ST. JOHN'S (CANADA)
Saltwire Network [Halifax, Nova Scotia, Canada]
March 3, 2022
By Tara Bradbury
ST. JOHN’S, N.L. — Former Anglican priest Robin Barrett’s latest trial for child pornography offences is expected to be cancelled Friday morning, March 4, as he changes his pleas to guilty.
A sentencing hearing is scheduled to take place instead for Barrett, 61, who is charged with accessing, possessing and distributing child pornography.
It will be Barrett’s second time being sentenced for child pornography crimes. He pleaded guilty in 2010 to similar offences after police found thousands of images and videos of the material on his computer. He was sentenced to 2 ½ years in prison and ordered to register as a sex offender for life.
Barrett was arrested again in 2015 after members of a joint Royal Newfoundland Constabulary/RCMP team of investigators received information from Ontario police about Barrett’s alleged participation in downloading and sharing child pornography online. Investigators knocked on his door and got no answer before using a battering ram to break the door down, finding Barrett in the hallway in a bathrobe. As RNC Const. Terry Follett went with Barrett to the living room, other officers began searching for electronics, which civilian forensics experts then reviewed on site.
Police say Barrett’s desktop computer screen had active photos of child exploitation, photos of adult nudity, a chat log, a folder entitled “Randy Rob” — reportedly a username Barrett had used in the past — and files in the process of downloading with names that referenced child exploitation. Police also allegedly found USB drives, CDs, DVDs, VHS tapes and floppy disks, a laptop, a camera and novels dealing with child pornography.about:blank
Follett read Barrett his rights, and Barrett indicated he wanted to speak with a lawyer. He asked if he could get dressed, so Follett accompanied him to his bedroom. There, the officer asked Barrett how long he had been downloading child pornography and where he had served his previous sentence.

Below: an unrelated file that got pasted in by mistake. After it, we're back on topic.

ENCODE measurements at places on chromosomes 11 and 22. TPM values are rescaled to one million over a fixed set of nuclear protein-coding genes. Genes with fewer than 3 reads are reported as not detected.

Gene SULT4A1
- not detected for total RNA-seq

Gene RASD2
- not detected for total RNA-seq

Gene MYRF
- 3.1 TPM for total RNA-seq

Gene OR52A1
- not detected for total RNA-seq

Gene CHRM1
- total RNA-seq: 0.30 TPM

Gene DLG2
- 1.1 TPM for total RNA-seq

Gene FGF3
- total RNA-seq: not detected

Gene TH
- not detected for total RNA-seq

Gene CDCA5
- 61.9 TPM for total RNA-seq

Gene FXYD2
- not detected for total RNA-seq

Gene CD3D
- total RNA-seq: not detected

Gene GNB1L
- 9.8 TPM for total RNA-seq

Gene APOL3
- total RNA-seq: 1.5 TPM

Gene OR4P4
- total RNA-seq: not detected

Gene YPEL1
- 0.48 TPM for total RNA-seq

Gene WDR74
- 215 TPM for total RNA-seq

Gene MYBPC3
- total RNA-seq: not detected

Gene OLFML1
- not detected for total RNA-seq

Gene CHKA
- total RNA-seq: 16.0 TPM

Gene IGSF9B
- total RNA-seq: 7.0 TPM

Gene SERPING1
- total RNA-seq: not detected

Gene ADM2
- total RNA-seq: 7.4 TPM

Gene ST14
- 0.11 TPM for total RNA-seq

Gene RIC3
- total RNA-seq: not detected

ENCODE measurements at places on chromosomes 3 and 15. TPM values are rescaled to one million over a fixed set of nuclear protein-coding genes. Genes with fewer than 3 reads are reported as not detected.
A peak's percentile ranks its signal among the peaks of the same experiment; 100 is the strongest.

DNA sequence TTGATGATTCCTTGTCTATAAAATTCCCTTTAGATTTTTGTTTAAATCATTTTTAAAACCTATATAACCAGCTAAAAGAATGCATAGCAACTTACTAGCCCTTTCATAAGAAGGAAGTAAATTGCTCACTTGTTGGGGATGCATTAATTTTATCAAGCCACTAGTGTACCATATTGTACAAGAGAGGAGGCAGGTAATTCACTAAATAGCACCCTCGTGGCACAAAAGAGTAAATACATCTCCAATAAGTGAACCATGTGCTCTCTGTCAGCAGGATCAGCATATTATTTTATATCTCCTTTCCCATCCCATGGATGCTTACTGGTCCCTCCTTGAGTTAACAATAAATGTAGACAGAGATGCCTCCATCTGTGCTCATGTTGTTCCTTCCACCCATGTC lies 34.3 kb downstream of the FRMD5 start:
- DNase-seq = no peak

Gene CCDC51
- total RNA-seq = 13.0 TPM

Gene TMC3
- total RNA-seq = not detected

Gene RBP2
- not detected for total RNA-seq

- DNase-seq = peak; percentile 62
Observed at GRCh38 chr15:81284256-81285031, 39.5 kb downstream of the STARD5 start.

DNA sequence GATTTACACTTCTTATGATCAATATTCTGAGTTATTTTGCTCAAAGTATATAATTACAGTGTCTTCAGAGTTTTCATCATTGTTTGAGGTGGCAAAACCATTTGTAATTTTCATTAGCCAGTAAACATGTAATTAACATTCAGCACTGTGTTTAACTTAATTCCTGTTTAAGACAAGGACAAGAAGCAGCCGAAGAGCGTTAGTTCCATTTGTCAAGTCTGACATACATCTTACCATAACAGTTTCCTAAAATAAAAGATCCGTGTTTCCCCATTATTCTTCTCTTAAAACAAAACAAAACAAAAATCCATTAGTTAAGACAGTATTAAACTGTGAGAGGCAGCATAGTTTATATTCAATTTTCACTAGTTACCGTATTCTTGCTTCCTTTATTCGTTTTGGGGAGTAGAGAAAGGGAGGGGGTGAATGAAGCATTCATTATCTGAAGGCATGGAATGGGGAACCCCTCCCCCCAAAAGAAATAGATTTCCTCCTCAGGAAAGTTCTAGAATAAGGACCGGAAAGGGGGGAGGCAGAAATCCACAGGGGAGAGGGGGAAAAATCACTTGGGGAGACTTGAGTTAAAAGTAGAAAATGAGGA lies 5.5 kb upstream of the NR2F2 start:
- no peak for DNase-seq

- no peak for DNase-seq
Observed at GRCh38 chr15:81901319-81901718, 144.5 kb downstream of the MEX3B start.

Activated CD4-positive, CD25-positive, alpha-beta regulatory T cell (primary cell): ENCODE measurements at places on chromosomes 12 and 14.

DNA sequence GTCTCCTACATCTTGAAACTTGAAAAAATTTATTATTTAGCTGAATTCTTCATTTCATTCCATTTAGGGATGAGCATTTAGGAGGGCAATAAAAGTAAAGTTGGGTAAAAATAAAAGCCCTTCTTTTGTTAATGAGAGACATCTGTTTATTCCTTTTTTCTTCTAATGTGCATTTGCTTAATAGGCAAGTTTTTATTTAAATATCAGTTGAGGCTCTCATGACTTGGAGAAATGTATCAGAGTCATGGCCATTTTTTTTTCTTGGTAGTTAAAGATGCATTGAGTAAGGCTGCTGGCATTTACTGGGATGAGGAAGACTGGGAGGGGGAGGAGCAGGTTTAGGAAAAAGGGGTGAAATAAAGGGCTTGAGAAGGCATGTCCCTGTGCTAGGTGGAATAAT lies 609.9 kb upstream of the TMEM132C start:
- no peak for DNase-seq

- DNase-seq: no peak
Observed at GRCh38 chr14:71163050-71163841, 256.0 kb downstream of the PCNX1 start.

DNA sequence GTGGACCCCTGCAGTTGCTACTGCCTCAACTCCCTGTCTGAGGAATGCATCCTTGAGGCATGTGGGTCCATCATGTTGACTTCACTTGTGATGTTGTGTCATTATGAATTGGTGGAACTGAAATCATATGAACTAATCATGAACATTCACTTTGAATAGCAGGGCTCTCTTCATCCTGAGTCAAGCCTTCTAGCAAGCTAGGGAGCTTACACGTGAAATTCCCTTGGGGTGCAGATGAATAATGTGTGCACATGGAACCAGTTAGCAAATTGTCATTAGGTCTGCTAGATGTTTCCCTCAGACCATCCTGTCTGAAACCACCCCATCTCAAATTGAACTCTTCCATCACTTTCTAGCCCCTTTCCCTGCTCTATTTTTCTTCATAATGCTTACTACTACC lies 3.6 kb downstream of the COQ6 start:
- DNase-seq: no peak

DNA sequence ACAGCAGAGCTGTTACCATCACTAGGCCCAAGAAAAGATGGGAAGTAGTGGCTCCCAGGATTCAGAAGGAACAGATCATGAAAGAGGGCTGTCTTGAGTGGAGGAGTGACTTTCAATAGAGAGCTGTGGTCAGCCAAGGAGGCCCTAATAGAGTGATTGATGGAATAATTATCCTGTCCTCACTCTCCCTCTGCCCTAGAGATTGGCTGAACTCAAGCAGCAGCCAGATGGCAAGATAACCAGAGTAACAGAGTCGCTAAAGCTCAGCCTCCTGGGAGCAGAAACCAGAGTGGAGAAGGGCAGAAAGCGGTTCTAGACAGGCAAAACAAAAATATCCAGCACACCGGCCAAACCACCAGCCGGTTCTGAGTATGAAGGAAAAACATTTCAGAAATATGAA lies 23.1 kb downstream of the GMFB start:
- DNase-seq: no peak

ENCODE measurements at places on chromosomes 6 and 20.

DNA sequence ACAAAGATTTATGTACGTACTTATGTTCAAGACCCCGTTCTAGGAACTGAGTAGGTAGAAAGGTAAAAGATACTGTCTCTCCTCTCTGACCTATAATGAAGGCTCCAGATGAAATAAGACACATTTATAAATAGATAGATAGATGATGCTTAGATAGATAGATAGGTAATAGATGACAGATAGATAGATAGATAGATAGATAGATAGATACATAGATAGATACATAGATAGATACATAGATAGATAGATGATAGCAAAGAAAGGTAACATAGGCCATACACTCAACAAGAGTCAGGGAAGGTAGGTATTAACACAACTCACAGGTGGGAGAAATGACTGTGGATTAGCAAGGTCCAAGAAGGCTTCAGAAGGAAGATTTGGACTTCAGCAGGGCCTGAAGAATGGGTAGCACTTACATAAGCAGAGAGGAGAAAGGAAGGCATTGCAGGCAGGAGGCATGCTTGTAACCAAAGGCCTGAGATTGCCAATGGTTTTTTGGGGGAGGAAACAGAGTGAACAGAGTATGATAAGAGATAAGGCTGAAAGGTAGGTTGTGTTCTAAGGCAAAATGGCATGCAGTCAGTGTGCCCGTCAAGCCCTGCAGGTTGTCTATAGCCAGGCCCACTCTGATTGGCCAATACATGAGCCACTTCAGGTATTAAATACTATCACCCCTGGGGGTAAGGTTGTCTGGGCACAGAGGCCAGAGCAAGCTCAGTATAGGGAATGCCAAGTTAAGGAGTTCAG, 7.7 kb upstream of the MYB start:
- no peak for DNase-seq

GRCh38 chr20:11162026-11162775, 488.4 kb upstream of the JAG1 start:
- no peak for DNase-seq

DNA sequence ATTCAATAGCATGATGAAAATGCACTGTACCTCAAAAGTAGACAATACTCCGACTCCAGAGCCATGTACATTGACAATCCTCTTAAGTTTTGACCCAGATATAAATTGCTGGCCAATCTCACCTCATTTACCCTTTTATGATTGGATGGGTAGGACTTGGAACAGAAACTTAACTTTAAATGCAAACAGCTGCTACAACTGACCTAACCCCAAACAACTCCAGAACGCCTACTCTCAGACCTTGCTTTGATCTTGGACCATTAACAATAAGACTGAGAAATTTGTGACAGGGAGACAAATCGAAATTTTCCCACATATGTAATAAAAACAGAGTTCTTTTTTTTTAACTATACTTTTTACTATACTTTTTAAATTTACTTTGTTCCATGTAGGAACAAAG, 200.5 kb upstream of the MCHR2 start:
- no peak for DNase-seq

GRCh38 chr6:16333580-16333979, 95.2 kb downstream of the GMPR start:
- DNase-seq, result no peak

Months after Barrett was charged, Follett called to invite him to RNC headquarters to answer questions about an alleged roommate; Barrett originally agreed before declining on the advice of a lawyer. Follett later went to Barrett’s house unannounced and Barrett answered his questions there.
Last year, Barrett made an application to the Newfoundland and Labrador Supreme Court to have evidence excluded from trial on the grounds that Follett had breached his rights both times he had questioned him, as well as when he and other officers broke down the door by not following the “knock and announce” rule and not waiting long enough before using the battering ram. Justice Rosalie McGrath dismissed Barrett’s application, finding Barrett’s rights had been breached only when Follett questioned him off-the-cuff while the search of his home was happening.
This was the second time the court has ruled on the admissibility of the evidence. Barrett was acquitted of the same charges in June 2018, when a judge ruled all evidence seized after Follett had questioned Barrett before he had spoken to counsel was inadmissible. The province’s Court of Appeal later determined the original judge had erred by deciding on the issue before counsel had finished their submissions and ordered Barrett a new trial.
Prosecutor Shawn Patten and defence lawyer Rosellen Sullivan are expected to present their submissions on an appropriate sentence for Barrett Friday.